Banking & Finance

Do Investors Think Fannie Mae, Freddie Mac Can Be Privatized Before Trump's Term Ends?

Shares of Fannie Mae (FNMA) and Freddie Mac (FMCC) gained more than 25% on Friday following a report that Mark Calabria, the head of the Federal Housing Finance Agency (FHFA), is pressing Treasury Secretary Steven Mnuchin to take the two government-sponsored entities (GSEs) private before January 20, the probable end of the Trump administration.

Calabria has pushed hard to privatize the two GSEs, and the Wall Street Journal reported on Friday that Mnuchin wants to create a path to privatization that would be difficult for an incoming Biden administration to unravel. Complicating matters further is a lawsuit on behalf of holders of shares in the GSEs that is on track for oral argument in the U.S. Supreme Court next month.

What Calabria and Mnuchin are reportedly discussing is how to reduce the federal stake in the GSEs or, alternatively, how to change the conservatorship agreement, giving the government control of the GSEs’ profits in exchange for a 2009 bailout.

Reducing the government’s stake in Fannie and Freddie would involve recapitalizing the GSEs and then opening them to private investors through an initial public offering. One significant issue with this path is that private investors who scooped up shares of Fannie and Freddie following the 2009 bailout want to be paid, not wiped out. That’s what the Supreme Court case is all about.

The other way to put more of Fannie and Freddie in private investors’ hands is to write off the government’s $220 billion in preferred shares that currently put the Treasury first in line for any profits from the GSEs. This solution is opposed by some lawmakers. The Wall Street Journal noted a letter to Mnuchin and Calabria last month from Democratic Senator Mark Warner and Republic Senator Mike Rounds claiming that U.S. taxpayers should receive fair market value for whatever they give up: “Any other means of reducing their investment would be tantamount to a transfer of wealth from the taxpayers who stepped in to save [Fannie and Freddie] to private investors looking for a windfall.”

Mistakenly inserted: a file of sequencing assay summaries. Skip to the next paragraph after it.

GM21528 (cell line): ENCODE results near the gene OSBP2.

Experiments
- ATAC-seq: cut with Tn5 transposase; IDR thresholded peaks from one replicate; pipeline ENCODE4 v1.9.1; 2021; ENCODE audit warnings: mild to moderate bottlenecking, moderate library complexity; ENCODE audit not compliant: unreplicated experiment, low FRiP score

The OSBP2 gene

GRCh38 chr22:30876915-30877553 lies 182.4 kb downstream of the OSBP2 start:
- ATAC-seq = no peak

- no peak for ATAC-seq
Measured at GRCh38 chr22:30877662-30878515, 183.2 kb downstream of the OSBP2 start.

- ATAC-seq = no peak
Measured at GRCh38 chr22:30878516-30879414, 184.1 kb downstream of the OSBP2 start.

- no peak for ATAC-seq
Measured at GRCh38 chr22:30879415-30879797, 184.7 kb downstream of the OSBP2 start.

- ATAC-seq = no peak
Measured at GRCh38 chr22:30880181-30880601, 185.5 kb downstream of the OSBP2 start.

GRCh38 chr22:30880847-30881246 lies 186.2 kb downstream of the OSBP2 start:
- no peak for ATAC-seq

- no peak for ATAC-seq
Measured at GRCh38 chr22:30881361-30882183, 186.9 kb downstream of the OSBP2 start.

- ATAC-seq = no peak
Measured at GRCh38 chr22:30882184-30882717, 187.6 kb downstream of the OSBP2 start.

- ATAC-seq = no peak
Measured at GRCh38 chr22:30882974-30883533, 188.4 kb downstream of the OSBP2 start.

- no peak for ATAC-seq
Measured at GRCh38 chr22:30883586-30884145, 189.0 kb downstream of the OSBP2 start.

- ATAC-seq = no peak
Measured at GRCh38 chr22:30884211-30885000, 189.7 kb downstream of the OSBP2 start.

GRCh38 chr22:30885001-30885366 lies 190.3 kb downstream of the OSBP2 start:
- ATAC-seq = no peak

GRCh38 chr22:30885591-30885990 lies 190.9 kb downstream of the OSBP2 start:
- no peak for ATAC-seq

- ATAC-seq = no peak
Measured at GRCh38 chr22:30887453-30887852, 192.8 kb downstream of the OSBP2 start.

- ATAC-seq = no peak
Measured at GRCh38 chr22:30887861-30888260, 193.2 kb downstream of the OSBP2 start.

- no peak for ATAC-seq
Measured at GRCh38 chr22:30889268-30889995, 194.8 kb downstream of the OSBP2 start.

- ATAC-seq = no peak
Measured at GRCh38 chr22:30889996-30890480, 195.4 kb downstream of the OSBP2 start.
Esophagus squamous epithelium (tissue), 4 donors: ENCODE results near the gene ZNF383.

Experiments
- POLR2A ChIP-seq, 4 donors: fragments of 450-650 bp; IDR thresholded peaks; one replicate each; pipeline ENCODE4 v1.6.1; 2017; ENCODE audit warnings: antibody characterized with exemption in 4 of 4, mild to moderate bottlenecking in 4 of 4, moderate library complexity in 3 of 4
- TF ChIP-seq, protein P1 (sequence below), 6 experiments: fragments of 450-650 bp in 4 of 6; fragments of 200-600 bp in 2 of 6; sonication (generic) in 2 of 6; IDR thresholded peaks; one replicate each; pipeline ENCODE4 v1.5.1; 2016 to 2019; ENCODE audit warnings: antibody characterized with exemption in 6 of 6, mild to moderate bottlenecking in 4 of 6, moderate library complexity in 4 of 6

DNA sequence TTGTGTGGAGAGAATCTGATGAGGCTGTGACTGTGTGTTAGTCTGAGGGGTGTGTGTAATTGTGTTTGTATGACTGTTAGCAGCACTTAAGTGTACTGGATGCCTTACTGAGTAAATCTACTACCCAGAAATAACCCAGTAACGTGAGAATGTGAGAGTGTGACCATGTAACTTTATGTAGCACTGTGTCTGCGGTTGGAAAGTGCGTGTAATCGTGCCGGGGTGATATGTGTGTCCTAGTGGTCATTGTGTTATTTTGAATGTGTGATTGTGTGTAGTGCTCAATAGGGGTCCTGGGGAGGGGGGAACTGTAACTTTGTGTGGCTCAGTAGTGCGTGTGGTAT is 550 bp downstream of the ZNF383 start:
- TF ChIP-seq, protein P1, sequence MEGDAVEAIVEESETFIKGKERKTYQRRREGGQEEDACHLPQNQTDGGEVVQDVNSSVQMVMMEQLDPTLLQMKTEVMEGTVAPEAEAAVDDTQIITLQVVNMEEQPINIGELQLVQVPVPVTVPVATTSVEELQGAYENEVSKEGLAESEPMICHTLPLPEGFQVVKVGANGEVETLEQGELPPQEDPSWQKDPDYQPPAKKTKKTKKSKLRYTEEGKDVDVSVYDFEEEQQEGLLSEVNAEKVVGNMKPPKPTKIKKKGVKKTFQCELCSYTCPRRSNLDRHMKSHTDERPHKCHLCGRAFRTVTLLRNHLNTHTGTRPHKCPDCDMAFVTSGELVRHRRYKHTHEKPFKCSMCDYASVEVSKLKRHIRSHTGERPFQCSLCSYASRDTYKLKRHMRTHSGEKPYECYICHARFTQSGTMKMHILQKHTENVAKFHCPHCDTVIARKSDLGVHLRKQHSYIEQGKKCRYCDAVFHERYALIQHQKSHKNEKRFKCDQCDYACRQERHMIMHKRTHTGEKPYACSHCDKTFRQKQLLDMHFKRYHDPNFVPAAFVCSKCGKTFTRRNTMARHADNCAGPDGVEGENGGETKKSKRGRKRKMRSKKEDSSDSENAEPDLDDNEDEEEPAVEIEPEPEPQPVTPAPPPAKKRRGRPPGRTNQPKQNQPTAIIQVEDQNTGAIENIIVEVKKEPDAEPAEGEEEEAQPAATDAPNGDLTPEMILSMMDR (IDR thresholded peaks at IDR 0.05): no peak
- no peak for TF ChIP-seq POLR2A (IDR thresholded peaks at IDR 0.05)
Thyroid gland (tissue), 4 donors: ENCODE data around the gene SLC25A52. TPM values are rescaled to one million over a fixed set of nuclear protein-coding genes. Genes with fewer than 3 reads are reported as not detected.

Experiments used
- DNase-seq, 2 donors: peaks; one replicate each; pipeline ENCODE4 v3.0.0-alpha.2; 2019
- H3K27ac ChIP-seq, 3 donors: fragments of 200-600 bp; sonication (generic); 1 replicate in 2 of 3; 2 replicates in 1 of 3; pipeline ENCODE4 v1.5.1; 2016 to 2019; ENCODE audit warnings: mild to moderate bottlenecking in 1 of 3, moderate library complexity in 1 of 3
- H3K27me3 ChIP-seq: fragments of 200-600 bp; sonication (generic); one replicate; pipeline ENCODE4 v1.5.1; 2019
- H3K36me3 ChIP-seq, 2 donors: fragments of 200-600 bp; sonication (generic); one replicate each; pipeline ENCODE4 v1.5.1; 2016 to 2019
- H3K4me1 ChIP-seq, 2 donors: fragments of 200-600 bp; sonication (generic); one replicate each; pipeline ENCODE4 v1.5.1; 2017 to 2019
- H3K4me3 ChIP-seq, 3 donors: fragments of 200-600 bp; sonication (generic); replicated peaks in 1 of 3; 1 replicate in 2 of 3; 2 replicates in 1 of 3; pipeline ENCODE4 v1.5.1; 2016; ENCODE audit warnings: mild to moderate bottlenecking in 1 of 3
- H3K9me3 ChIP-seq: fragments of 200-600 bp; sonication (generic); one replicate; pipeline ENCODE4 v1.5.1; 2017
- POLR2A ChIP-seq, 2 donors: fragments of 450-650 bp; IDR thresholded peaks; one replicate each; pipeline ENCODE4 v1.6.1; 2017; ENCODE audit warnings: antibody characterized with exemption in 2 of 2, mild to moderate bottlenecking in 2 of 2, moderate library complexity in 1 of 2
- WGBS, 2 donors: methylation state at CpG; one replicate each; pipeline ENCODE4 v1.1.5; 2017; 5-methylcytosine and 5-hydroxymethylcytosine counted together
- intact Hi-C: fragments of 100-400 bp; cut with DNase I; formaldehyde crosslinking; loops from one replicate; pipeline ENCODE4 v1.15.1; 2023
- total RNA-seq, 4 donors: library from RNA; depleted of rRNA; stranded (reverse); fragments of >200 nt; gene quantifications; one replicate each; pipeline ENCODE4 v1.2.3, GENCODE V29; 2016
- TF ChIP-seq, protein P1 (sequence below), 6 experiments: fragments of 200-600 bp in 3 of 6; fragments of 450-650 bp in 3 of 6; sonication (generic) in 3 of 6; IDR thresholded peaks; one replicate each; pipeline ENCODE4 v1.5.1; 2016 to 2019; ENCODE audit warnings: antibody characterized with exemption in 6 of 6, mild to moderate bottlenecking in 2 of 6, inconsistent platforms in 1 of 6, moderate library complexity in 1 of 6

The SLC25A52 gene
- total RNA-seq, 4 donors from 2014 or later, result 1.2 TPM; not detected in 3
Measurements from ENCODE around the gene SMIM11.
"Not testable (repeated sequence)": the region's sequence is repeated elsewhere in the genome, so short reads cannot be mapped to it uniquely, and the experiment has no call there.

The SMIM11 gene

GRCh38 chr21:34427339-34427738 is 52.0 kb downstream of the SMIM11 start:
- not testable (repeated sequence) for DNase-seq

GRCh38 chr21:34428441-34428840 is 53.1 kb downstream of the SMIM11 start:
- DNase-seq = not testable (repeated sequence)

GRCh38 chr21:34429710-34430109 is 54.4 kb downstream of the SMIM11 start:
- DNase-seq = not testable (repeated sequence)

The one thing that no one seems prepared to put at risk is the safety of the GSEs’ mortgage-backed securities. Although there is no explicit guarantee that the federal government will backstop these securities against default, the 2009 bailout indicates how the government will react when the chips are down. With some $6.6 trillion in assets, Fannie and Freddie are indeed too big to fail.

Fannie Mae stock added more than 25% on Friday to close at $2.35. Monday morning, the shares traded up another 17.5% at $2.76.

Freddie Mac shares added nearly 29% on Friday to close at $2.27 and added more than 16% early Monday to trade at around $2.65.